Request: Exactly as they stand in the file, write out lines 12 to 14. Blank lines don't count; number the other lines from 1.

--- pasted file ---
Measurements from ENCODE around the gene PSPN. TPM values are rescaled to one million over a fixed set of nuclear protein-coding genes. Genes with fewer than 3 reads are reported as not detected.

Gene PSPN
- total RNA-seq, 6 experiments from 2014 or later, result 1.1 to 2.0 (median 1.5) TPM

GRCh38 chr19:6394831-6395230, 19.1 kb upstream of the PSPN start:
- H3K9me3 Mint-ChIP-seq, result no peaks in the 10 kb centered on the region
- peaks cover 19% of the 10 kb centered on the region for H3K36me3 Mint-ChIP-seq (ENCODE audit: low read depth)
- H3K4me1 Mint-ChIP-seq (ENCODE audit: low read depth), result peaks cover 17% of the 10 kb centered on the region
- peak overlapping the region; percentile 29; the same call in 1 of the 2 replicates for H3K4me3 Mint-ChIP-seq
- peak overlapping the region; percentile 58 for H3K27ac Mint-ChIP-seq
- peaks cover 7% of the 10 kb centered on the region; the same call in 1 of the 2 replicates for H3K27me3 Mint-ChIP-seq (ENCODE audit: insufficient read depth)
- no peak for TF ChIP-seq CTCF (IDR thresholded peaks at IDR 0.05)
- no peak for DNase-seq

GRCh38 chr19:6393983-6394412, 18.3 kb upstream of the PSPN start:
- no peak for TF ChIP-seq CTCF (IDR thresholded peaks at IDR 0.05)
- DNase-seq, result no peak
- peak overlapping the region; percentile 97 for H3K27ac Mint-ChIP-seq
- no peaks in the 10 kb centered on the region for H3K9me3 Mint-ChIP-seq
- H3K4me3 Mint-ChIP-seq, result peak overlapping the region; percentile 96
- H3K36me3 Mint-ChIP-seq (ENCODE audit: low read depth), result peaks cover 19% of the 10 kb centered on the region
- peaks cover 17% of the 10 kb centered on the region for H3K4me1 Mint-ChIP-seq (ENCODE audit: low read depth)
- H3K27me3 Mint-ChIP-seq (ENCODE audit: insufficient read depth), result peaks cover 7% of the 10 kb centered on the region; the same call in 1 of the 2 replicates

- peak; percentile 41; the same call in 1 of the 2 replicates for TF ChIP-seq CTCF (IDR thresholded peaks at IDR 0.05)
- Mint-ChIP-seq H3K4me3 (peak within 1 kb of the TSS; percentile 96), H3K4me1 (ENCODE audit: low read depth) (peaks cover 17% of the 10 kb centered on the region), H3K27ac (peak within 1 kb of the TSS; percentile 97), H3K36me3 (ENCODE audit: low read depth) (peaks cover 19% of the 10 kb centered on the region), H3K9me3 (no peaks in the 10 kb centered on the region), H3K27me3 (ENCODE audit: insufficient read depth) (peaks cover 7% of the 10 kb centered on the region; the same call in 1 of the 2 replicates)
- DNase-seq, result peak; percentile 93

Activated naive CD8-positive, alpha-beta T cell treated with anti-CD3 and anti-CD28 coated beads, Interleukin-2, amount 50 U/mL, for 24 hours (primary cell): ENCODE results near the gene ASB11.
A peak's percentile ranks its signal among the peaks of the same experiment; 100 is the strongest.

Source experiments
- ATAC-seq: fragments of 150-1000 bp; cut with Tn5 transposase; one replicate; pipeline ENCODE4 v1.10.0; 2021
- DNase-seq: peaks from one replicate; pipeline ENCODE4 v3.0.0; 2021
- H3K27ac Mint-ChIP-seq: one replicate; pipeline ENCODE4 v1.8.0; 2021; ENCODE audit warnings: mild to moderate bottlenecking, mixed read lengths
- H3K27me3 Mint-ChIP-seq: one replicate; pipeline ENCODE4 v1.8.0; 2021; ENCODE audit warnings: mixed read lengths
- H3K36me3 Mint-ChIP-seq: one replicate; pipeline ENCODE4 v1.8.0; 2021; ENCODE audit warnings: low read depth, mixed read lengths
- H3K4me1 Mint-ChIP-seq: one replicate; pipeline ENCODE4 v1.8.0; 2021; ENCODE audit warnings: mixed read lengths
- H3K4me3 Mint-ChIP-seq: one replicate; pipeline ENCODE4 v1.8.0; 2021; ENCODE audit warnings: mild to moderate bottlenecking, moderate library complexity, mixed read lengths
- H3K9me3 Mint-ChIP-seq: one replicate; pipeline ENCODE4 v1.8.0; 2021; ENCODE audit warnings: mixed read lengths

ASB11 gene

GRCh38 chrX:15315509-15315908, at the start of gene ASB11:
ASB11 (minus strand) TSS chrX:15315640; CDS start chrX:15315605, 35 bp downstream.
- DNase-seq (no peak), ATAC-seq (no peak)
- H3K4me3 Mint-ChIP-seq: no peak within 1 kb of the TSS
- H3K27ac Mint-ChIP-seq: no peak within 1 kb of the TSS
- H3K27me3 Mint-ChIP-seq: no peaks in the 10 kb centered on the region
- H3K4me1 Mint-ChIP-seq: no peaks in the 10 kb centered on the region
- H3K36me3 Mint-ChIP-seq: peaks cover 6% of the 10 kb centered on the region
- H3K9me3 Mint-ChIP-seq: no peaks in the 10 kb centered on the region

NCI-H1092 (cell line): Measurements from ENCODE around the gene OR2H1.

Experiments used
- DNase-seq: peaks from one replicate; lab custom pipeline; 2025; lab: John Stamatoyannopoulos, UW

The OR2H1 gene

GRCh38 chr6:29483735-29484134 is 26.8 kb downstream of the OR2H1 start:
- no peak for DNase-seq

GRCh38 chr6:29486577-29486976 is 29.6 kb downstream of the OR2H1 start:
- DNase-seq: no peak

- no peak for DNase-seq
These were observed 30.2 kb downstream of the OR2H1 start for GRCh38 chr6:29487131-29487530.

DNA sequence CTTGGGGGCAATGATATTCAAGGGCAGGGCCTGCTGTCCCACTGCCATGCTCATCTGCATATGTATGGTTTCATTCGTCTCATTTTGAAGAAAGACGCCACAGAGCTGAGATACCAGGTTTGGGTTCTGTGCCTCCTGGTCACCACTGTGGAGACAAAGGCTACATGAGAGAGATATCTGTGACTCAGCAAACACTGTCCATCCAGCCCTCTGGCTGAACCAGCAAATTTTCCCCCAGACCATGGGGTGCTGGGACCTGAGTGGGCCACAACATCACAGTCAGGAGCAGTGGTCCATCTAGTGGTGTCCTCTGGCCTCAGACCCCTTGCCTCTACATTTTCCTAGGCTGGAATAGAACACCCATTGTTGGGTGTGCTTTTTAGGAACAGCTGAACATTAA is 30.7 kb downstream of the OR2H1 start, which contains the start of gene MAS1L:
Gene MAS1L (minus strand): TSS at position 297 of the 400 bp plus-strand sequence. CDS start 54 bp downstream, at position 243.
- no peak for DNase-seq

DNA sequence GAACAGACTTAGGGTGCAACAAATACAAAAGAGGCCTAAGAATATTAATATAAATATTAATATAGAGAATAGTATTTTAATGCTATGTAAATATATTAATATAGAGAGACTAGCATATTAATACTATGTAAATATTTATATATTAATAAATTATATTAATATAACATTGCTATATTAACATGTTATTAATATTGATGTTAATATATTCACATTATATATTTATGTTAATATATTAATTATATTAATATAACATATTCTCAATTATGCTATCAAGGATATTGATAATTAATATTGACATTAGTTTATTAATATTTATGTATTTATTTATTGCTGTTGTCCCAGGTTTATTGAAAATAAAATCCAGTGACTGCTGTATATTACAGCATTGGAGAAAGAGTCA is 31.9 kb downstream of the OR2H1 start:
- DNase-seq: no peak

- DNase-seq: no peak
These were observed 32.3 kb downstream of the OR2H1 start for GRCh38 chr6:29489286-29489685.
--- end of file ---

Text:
- no peak for DNase-seq

GRCh38 chr19:6393983-6394412, 18.3 kb upstream of the PSPN start:
- no peak for TF ChIP-seq CTCF (IDR thresholded peaks at IDR 0.05)